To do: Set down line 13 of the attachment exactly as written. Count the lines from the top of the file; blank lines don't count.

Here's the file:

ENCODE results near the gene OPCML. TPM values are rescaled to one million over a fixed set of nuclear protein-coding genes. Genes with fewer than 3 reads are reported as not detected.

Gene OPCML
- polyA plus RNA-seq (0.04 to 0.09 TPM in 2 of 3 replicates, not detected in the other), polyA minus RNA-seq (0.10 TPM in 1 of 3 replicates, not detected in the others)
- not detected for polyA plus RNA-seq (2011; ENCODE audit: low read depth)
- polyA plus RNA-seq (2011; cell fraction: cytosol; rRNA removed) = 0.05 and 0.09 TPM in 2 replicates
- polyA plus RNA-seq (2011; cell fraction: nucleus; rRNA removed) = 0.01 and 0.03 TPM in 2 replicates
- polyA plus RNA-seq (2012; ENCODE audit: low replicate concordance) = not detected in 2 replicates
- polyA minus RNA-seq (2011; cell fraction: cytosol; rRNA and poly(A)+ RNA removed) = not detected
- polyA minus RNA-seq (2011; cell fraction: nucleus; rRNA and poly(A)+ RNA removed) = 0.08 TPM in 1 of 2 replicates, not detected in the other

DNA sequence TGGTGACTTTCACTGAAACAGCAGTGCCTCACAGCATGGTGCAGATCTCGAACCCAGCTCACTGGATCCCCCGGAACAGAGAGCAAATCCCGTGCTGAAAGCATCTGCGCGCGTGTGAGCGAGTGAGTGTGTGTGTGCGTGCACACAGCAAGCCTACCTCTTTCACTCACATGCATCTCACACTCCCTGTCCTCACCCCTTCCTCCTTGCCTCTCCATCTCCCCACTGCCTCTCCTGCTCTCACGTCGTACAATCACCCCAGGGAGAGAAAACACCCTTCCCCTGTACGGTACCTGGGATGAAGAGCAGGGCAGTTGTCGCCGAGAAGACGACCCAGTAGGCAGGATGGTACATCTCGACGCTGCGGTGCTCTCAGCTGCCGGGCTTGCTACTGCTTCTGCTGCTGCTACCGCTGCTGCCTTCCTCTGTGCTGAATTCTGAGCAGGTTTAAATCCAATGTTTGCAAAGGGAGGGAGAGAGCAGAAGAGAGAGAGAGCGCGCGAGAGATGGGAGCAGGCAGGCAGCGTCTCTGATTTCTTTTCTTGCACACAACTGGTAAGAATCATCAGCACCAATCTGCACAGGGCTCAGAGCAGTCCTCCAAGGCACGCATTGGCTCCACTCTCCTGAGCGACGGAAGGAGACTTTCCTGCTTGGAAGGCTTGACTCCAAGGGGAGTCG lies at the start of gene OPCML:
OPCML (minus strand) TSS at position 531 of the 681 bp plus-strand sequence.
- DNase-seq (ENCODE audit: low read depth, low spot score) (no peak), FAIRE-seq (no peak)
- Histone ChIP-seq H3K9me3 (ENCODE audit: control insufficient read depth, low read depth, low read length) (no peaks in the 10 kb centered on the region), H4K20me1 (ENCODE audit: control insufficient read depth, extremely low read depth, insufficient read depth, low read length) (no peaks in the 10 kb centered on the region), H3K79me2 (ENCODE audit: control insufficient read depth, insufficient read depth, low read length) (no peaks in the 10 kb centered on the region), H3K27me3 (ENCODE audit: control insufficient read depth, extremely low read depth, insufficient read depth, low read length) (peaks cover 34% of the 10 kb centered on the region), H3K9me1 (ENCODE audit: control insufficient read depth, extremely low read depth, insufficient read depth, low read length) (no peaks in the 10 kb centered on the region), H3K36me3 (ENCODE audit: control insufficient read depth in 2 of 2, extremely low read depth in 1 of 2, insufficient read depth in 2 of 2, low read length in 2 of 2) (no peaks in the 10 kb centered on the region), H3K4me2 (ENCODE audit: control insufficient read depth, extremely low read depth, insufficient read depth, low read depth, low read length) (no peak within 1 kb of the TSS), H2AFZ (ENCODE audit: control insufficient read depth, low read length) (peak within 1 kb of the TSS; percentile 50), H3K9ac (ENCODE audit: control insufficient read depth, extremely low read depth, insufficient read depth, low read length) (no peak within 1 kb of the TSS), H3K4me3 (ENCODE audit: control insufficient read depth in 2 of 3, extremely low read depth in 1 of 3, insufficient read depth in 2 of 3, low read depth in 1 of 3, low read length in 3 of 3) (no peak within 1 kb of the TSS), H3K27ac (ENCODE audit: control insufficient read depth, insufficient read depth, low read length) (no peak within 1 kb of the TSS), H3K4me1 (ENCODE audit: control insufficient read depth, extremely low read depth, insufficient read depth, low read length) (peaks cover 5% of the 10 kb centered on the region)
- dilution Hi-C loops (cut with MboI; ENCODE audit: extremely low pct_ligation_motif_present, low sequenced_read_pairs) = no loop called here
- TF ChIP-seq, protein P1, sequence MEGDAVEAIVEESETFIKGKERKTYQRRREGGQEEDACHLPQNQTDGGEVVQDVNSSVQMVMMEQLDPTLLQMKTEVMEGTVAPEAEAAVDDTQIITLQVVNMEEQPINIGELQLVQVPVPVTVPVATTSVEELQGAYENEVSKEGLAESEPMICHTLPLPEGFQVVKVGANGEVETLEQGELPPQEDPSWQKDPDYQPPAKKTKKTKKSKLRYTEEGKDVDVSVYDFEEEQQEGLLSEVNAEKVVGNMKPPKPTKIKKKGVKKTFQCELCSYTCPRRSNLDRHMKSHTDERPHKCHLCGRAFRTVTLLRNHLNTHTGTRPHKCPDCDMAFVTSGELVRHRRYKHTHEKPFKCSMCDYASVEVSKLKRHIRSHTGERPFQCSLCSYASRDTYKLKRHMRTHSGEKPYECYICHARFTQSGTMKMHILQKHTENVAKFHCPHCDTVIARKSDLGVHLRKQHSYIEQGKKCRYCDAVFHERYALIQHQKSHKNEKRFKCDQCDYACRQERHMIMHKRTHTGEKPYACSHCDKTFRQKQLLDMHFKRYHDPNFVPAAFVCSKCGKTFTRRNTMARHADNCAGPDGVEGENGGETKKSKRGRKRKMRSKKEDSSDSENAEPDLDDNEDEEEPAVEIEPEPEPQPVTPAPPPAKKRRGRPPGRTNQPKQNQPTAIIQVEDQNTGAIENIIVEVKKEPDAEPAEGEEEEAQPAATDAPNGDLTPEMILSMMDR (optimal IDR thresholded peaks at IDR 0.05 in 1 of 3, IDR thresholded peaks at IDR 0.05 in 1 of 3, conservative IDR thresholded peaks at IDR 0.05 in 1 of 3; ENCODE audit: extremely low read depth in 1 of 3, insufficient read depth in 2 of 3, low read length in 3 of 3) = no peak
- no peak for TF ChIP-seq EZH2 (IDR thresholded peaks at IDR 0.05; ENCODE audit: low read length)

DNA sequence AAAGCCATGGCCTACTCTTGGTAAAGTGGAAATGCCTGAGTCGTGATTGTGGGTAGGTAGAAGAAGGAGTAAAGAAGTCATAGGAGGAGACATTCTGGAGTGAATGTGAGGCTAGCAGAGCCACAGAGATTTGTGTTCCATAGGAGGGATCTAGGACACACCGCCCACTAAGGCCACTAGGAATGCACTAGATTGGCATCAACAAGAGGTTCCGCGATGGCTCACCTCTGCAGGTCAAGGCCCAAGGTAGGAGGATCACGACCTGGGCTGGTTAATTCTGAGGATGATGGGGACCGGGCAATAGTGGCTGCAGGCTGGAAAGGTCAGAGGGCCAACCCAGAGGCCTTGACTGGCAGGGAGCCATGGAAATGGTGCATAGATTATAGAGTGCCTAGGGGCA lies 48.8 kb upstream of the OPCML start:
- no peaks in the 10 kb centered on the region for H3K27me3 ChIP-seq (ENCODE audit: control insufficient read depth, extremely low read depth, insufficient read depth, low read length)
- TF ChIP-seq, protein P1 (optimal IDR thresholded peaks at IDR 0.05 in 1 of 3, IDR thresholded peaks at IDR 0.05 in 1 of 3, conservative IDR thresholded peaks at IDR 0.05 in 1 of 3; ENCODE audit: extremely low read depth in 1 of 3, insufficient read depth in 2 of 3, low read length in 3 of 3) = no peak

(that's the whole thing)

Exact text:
- Histone ChIP-seq H3K9me3 (ENCODE audit: control insufficient read depth, low read depth, low read length) (no peaks in the 10 kb centered on the region), H4K20me1 (ENCODE audit: control insufficient read depth, extremely low read depth, insufficient read depth, low read length) (no peaks in the 10 kb centered on the region), H3K79me2 (ENCODE audit: control insufficient read depth, insufficient read depth, low read length) (no peaks in the 10 kb centered on the region), H3K27me3 (ENCODE audit: control insufficient read depth, extremely low read depth, insufficient read depth, low read length) (peaks cover 34% of the 10 kb centered on the region), H3K9me1 (ENCODE audit: control insufficient read depth, extremely low read depth, insufficient read depth, low read length) (no peaks in the 10 kb centered on the region), H3K36me3 (ENCODE audit: control insufficient read depth in 2 of 2, extremely low read depth in 1 of 2, insufficient read depth in 2 of 2, low read length in 2 of 2) (no peaks in the 10 kb centered on the region), H3K4me2 (ENCODE audit: control insufficient read depth, extremely low read depth, insufficient read depth, low read depth, low read length) (no peak within 1 kb of the TSS), H2AFZ (ENCODE audit: control insufficient read depth, low read length) (peak within 1 kb of the TSS; percentile 50), H3K9ac (ENCODE audit: control insufficient read depth, extremely low read depth, insufficient read depth, low read length) (no peak within 1 kb of the TSS), H3K4me3 (ENCODE audit: control insufficient read depth in 2 of 3, extremely low read depth in 1 of 3, insufficient read depth in 2 of 3, low read depth in 1 of 3, low read length in 3 of 3) (no peak within 1 kb of the TSS), H3K27ac (ENCODE audit: control insufficient read depth, insufficient read depth, low read length) (no peak within 1 kb of the TSS), H3K4me1 (ENCODE audit: control insufficient read depth, extremely low read depth, insufficient read depth, low read length) (peaks cover 5% of the 10 kb centered on the region)